Cathy Isom has a few trips for you about how to grow one of easiest greens that’s also known as a nutrient powerhouse. That’s coming up on This Land of Ours.
Cress is a green that is a known nutrient powerhouse, packed with vitamins and minerals, calcium and iron. It’s also full of antioxidants and thought to have medicinal properties because its high in iodine.
Cress is often grown as a micro-green and used in salads. It’s slightly similar to arugula but with a crisper, crunchier texture. Once cress starts to produce little tiny white flowers, the plant becomes bitter and unpalatable. It grows really quickly, though, so it’s key to harvest before then.
There are a few varieties of cress and each have a slightly different flavor profile. Cress is the baseline version of cress, which features flat, non-curled foliage. Curled cress, also known as wrinkled cress. The leaves have a frilly appearance, and the cress has a bit more texture than the other varieties and is a biennial. Watercress is a tasty, crunchy green, and it’s also a perennial variety. It prefers damp soil.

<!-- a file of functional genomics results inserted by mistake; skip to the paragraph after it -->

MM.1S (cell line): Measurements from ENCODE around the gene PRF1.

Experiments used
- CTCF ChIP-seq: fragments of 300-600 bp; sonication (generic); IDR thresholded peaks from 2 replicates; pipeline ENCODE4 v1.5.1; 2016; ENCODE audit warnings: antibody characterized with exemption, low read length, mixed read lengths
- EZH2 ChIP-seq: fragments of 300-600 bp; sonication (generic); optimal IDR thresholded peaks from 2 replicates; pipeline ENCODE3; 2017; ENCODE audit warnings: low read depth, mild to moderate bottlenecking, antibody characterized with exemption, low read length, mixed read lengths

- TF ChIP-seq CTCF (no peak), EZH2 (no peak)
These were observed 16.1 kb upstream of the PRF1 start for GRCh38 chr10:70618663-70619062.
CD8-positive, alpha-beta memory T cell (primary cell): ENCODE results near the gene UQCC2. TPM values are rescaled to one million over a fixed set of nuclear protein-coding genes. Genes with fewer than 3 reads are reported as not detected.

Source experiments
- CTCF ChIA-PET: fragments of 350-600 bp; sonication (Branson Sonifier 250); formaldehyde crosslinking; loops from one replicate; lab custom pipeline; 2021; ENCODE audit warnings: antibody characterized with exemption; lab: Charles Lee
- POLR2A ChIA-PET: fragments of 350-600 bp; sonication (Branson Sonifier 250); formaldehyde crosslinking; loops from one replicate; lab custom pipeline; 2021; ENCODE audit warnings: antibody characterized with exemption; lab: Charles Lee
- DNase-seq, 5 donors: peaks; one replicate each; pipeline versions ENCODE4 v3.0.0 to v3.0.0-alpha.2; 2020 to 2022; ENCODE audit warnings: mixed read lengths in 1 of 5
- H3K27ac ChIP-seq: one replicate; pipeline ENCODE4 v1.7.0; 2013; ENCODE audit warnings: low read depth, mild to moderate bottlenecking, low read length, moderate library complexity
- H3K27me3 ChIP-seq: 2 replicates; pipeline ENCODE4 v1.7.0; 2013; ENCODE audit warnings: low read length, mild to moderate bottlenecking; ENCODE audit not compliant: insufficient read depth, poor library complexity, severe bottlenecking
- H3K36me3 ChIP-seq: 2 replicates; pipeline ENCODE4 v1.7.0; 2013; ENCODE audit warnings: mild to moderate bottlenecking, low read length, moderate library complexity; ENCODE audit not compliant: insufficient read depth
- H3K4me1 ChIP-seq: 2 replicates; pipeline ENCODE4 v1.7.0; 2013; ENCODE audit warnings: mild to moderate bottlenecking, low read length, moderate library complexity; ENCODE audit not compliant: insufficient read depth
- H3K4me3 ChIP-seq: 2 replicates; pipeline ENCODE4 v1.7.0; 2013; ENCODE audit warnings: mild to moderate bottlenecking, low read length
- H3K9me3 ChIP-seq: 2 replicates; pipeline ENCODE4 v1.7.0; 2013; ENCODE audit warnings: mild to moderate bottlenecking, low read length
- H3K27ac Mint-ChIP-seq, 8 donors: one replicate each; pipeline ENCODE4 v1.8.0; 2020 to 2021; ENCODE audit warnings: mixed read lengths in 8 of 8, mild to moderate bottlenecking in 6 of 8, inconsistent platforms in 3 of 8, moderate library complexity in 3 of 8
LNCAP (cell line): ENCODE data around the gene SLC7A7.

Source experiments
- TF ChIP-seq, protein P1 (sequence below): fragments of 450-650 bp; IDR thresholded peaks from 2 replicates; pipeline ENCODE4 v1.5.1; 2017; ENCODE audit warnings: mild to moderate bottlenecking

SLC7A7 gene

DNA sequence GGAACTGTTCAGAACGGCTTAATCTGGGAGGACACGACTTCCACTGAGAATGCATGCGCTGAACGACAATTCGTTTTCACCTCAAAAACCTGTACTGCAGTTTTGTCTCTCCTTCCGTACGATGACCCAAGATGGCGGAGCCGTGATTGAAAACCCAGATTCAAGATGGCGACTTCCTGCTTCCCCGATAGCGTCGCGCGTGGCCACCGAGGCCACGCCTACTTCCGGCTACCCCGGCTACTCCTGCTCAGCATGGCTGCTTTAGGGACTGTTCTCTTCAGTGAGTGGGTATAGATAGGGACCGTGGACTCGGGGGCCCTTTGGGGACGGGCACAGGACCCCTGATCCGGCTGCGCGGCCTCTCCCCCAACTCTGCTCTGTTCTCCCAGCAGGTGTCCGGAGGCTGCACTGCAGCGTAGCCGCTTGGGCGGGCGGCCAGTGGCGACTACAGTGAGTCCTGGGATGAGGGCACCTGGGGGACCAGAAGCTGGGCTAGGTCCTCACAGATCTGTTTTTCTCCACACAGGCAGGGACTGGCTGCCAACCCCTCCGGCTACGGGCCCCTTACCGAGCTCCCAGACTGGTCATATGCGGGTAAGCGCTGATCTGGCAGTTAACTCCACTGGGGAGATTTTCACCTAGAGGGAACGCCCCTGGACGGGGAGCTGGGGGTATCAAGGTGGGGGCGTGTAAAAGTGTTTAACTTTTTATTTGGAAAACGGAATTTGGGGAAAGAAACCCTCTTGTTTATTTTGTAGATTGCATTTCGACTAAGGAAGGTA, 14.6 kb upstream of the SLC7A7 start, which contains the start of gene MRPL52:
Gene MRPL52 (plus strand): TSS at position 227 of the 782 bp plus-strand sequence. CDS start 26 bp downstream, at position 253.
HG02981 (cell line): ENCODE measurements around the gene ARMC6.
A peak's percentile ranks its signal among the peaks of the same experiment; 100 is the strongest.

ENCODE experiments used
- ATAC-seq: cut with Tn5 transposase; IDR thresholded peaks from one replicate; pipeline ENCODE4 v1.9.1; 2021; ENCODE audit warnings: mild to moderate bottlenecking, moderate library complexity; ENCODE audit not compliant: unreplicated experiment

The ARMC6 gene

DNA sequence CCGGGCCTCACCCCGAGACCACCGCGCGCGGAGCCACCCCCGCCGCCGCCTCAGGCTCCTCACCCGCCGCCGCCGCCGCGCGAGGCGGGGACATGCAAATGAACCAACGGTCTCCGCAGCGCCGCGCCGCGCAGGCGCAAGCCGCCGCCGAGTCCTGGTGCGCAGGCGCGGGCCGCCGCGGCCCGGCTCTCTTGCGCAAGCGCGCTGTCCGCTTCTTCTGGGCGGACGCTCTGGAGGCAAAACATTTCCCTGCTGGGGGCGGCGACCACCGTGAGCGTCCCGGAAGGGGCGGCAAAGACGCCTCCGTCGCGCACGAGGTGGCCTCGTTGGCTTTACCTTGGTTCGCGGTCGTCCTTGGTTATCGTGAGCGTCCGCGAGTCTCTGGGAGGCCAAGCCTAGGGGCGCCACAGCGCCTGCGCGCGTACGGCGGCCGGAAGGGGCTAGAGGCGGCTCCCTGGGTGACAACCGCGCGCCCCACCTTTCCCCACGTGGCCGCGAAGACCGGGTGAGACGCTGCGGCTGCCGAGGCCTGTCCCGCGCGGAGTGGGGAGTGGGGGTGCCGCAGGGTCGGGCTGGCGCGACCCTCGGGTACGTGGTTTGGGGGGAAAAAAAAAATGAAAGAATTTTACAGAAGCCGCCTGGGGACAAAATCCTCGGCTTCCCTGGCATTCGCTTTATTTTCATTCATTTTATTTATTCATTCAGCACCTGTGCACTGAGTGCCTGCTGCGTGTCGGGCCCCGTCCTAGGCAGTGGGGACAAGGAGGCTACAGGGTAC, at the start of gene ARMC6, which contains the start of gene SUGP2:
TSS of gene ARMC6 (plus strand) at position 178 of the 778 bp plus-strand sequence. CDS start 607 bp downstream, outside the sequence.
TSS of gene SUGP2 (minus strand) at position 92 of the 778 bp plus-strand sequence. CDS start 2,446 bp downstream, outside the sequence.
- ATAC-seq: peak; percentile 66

Cress grows well in zones 6-9, prefers full sun unless if you live in a hot climate, in which case, plant in partial shade so the plant has some protection during the heat of the day. Cress is the perfect green to grow in containers and doesn’t require loads of space. It’s also ideal for indoor growing since it’s harvested early and doesn’t require a lot of maintenance. If you have little space outside and prefer to grow indoors, cress is a perfect candidate for your narrow windowsill.
I’m Cathy Isom…